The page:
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Here's a chain for a scarf or belt inspired by some gold polyester necklaces in Marc Jacob's Spring collection and by the scarves on the cover of Teva Durham's book, Loop-d-Loop, but with one big exception: fulling. Fulling stabilizes this knit chain so that it can bear weight and will withstand stress.

The fulling process was interesting for me because the links on my samples all felted only into to themselves and remained chains of independent links -- how cool is that? Once you've learned the basic technique, you can improvise: try chain mail, for instance, or change needle size and yarn variety to make belts, scarves, purse handles, and jewelry.

The chain doesn't necessarily have to be fulled if a stretchy chain is appropriate; therefore, you can also knit links of different yarns into the same chain, including non-woolens, to use up scrap. Three loops can be joined to make a nice "eternal ring" effect as well. Small needles and smaller yarn works too. You can also weave flat ribbon through your chain to get the same look as the chain strap on a Chanel bag.

model: Cory Linsmeyer photos: Alison Gates

Size is variable.

Chain shown has 27 links and measures 50 inches in length after fulling.



Brown Sheep Lamb's Pride Knitting Worsted [85%wool, 15% mohair; 190 yds/171m per 113 g skein]; color: #M06 Deep Charcoal; 1 skein

1 set US #9/5.5mm double point needles
Crochet hook or tapestry needle for weaving in ends


For once, gauge is unimportant.For chain shown, it was 5 stitches = 1 inch on US 9/5.5mm needles.


[Knitty's list of standard abbreviations can be found here]

For best results, weave in your ends as you go.
Work in the tail from your cast on by working the first round with a double thickness of yarn (yarn tail held together with working yarn) until you run out of yarn.

Use the crochet hook or tapestry needle to weave in the tail from your bind off, before beginning the next link in the chain. Because the links will curl so that the WS (purl side) shows, weave your ends in on the RS of the work.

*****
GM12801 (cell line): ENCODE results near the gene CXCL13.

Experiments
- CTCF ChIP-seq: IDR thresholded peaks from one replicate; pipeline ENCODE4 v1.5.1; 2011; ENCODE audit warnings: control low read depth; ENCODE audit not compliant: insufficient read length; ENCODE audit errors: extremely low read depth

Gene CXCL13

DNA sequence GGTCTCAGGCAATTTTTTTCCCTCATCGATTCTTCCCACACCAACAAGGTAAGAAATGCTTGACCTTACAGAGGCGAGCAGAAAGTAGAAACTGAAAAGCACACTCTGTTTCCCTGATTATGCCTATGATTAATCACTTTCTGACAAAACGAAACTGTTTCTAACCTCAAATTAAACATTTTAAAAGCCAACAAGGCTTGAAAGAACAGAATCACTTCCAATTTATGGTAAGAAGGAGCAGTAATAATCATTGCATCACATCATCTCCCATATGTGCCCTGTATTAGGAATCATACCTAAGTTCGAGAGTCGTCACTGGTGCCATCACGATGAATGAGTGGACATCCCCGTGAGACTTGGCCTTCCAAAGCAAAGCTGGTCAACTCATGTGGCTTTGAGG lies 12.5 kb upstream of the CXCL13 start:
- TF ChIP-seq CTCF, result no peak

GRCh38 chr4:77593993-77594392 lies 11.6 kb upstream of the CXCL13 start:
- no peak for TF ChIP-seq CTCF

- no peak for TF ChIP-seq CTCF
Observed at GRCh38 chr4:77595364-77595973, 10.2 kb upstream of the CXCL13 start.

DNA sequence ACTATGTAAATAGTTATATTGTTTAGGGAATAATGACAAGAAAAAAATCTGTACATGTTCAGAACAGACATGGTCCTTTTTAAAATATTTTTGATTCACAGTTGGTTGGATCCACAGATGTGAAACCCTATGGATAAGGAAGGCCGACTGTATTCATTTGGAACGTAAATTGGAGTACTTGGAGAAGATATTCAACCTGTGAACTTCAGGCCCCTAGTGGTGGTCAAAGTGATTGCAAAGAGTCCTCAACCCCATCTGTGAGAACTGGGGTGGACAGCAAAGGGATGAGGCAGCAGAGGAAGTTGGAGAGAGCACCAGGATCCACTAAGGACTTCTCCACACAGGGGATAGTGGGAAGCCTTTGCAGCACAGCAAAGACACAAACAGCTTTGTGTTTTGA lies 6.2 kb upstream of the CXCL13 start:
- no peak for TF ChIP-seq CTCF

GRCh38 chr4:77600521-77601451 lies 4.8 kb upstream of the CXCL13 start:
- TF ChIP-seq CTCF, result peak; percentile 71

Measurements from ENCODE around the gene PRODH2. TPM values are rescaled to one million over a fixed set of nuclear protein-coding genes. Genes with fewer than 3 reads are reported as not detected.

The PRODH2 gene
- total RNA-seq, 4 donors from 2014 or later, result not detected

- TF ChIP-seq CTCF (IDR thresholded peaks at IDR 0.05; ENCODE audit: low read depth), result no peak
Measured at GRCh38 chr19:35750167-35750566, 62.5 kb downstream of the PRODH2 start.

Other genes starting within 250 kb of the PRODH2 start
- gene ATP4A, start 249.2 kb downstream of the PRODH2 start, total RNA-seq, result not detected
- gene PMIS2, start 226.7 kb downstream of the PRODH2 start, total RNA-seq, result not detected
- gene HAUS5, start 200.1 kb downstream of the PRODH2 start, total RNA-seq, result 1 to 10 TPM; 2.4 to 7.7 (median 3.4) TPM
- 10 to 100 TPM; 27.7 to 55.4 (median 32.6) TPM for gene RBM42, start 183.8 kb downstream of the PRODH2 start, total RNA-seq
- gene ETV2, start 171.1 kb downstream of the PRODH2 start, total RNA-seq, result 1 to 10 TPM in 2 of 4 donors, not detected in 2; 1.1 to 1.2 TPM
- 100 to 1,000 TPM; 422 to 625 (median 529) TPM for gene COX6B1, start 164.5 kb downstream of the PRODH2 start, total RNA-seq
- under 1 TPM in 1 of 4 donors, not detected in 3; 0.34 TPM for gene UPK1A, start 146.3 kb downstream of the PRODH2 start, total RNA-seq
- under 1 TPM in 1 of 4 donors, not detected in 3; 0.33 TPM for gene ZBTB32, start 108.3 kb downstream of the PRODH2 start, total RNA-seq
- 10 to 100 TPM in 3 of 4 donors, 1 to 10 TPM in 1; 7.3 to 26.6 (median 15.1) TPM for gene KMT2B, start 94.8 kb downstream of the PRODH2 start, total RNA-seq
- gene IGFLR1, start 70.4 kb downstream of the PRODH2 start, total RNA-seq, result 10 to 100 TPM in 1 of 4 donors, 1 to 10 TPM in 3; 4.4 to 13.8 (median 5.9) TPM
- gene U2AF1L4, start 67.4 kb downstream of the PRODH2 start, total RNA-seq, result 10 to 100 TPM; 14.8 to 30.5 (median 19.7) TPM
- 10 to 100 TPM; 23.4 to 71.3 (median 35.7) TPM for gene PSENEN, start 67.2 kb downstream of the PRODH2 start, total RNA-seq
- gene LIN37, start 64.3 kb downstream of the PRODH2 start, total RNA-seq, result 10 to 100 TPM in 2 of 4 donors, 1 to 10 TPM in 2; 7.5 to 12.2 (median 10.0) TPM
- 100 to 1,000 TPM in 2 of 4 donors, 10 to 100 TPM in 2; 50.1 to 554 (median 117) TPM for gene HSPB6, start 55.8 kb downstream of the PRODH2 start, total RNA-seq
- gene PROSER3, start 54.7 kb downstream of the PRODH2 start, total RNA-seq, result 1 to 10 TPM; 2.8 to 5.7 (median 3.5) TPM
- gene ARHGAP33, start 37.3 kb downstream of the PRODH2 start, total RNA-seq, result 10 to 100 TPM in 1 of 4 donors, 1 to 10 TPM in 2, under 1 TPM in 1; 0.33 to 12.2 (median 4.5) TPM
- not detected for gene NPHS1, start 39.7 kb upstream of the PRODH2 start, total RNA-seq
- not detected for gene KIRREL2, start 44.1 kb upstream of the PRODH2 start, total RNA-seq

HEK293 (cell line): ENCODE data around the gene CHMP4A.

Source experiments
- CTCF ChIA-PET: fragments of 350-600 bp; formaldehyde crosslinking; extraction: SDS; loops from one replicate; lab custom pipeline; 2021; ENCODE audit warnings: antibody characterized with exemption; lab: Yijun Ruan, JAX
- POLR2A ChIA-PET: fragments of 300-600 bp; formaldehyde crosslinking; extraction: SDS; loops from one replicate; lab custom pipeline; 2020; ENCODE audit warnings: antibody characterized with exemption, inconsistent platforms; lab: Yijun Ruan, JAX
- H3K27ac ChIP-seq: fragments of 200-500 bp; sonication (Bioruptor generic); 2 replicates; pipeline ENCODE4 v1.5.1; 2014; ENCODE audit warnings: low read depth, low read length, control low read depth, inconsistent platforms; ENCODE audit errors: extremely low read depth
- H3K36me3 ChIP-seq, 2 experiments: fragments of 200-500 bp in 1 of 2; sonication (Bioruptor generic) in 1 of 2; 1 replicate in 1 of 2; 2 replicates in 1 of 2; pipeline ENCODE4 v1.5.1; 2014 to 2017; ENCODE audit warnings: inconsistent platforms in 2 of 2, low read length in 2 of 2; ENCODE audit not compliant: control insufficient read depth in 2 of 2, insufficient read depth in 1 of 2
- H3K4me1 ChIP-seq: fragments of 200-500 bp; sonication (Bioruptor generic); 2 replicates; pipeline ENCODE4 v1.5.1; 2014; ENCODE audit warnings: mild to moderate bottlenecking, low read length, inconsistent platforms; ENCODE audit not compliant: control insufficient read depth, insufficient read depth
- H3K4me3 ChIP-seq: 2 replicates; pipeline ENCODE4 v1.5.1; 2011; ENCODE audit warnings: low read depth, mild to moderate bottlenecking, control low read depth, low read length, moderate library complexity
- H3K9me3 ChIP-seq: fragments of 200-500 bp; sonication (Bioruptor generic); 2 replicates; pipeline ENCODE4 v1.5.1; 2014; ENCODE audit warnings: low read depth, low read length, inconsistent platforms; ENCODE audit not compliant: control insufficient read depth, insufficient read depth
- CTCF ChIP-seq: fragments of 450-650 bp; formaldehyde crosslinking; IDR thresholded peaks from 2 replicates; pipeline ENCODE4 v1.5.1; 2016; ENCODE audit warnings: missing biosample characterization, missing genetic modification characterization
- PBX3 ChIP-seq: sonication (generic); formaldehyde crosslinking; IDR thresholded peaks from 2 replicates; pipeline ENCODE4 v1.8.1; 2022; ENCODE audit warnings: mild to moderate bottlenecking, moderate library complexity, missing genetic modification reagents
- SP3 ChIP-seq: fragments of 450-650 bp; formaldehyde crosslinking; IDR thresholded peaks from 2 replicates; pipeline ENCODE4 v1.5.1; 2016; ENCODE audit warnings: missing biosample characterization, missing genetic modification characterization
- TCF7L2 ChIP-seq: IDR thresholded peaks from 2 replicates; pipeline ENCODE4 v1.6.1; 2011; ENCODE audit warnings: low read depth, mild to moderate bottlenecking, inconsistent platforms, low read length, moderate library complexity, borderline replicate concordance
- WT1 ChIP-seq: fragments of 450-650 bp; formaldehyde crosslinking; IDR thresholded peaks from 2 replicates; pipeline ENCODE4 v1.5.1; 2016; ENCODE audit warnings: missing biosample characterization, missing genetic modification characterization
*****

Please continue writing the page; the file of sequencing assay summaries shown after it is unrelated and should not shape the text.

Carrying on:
If you are unfamiliar with working with double-point needles, instructions can be found here.


First Link
Using a long-tail cast on, CO 21 sts. Divide evenly between needles and join to begin working in the round, being careful not to twist.

K 3 rounds.

BO all sts.

The circular strip you have knit will curl up on itself, forming a tubular ring.

*Next Link
Using a long-tail cast on, CO 21 sts, and divide evenly between needles. Before joining work, slip previous link over the needle that is not connected to the working yarn, and slide it onto the center needle. Join to begin working in the round, being careful not to twist.

K 3 rounds. Each time you finish knitting the sts on one needle, slip link to next needle, so that it does not get in your way.

BO all sts.

Repeat from * for each subsequent link, or work in sequence described below:

Metalsmithing Tip
Knit up a bunch of single links (follow instructions for First Link), then join a pair at a time by following the instructions for Next Link, but slipping 2 sts over the needle before joining, instead of 1. It's a little trickier to move 2 links around the needles, but this is the way metalsmiths and jewelers make chains and it can save you some time. (It's also a helpful trick to know if you forget to string a link before you join your sts to work in the round!)


When the chain has reached the desired length, you are ready to full the chain. Fulling requires simply washing the chain in the washing machine on a hot wash/cold rinse cycle with mild soap 2-4 times, to get the wool to felt a little bit. Throw in a pair of jeans for extra friction. Your stitches should almost disappear in the process. When the chain has been fulled to your satisfaction, you can clip any stray ends that may have worked themselves out in the wash, without any fear of unraveling your hard work.


Alison Gates learned how to knit at age 7 from her mom, but didn't finish a darn thing till she was over 30.

Now, as an assistant professor of art and design, she instructs an average of 20 students how to knit all at the same time in less than 2 hours every semester. (She actually teaches all the textiles courses, some design and a little bit of Women's Studies at the University of Wisconsin, Green Bay.)